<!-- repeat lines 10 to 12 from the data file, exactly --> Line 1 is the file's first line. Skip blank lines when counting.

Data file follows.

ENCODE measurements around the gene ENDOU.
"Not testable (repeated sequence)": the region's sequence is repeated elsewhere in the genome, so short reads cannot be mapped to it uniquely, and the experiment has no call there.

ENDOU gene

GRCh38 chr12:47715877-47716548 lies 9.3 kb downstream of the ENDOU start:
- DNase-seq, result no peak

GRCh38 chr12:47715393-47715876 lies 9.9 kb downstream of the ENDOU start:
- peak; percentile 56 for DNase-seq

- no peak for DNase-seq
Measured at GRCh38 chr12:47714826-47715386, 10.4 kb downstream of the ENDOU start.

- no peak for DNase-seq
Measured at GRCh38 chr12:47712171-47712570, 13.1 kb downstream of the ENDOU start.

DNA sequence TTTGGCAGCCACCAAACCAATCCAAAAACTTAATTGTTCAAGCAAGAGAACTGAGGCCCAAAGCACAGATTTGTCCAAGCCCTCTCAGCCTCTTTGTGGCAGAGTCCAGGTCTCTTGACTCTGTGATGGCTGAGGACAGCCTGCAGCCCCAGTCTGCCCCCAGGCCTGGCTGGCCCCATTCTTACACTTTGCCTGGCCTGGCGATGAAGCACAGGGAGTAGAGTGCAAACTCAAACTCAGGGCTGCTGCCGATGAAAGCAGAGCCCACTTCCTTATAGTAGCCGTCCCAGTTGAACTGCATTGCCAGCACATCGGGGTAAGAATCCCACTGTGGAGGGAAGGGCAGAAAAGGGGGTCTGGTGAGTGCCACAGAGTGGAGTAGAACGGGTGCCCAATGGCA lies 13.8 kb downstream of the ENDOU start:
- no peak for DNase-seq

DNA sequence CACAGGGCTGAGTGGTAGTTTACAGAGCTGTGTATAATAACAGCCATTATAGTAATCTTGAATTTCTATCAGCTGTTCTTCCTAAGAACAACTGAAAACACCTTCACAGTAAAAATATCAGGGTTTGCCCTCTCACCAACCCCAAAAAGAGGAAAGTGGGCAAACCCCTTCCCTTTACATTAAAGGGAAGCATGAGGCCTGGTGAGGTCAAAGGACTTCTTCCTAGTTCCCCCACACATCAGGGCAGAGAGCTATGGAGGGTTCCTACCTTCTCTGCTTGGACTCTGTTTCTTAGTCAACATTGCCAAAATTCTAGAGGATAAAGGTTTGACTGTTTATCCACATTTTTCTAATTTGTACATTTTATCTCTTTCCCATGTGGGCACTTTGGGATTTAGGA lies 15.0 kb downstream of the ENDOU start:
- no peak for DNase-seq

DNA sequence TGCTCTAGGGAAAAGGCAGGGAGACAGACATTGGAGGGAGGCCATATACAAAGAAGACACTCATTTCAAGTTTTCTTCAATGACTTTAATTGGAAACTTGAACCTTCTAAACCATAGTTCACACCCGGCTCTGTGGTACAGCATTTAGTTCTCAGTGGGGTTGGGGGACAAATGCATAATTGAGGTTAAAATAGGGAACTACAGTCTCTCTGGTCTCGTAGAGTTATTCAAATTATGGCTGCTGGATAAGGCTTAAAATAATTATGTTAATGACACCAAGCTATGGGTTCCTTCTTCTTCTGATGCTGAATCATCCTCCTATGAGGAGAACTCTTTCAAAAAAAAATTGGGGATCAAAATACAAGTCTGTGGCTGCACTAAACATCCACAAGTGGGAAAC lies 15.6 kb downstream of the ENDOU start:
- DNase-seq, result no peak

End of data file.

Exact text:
- no peak for DNase-seq
Measured at GRCh38 chr12:47712171-47712570, 13.1 kb downstream of the ENDOU start.

DNA sequence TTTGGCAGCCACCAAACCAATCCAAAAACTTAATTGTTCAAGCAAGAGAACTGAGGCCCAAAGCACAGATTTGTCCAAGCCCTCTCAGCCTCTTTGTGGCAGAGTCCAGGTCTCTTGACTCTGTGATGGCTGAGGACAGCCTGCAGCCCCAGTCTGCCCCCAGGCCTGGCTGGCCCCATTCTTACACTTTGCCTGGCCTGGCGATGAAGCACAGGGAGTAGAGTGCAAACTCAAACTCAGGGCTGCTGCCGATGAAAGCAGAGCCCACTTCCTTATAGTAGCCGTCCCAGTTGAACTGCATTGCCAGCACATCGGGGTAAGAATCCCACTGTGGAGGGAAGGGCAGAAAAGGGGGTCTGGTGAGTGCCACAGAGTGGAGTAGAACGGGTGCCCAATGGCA lies 13.8 kb downstream of the ENDOU start: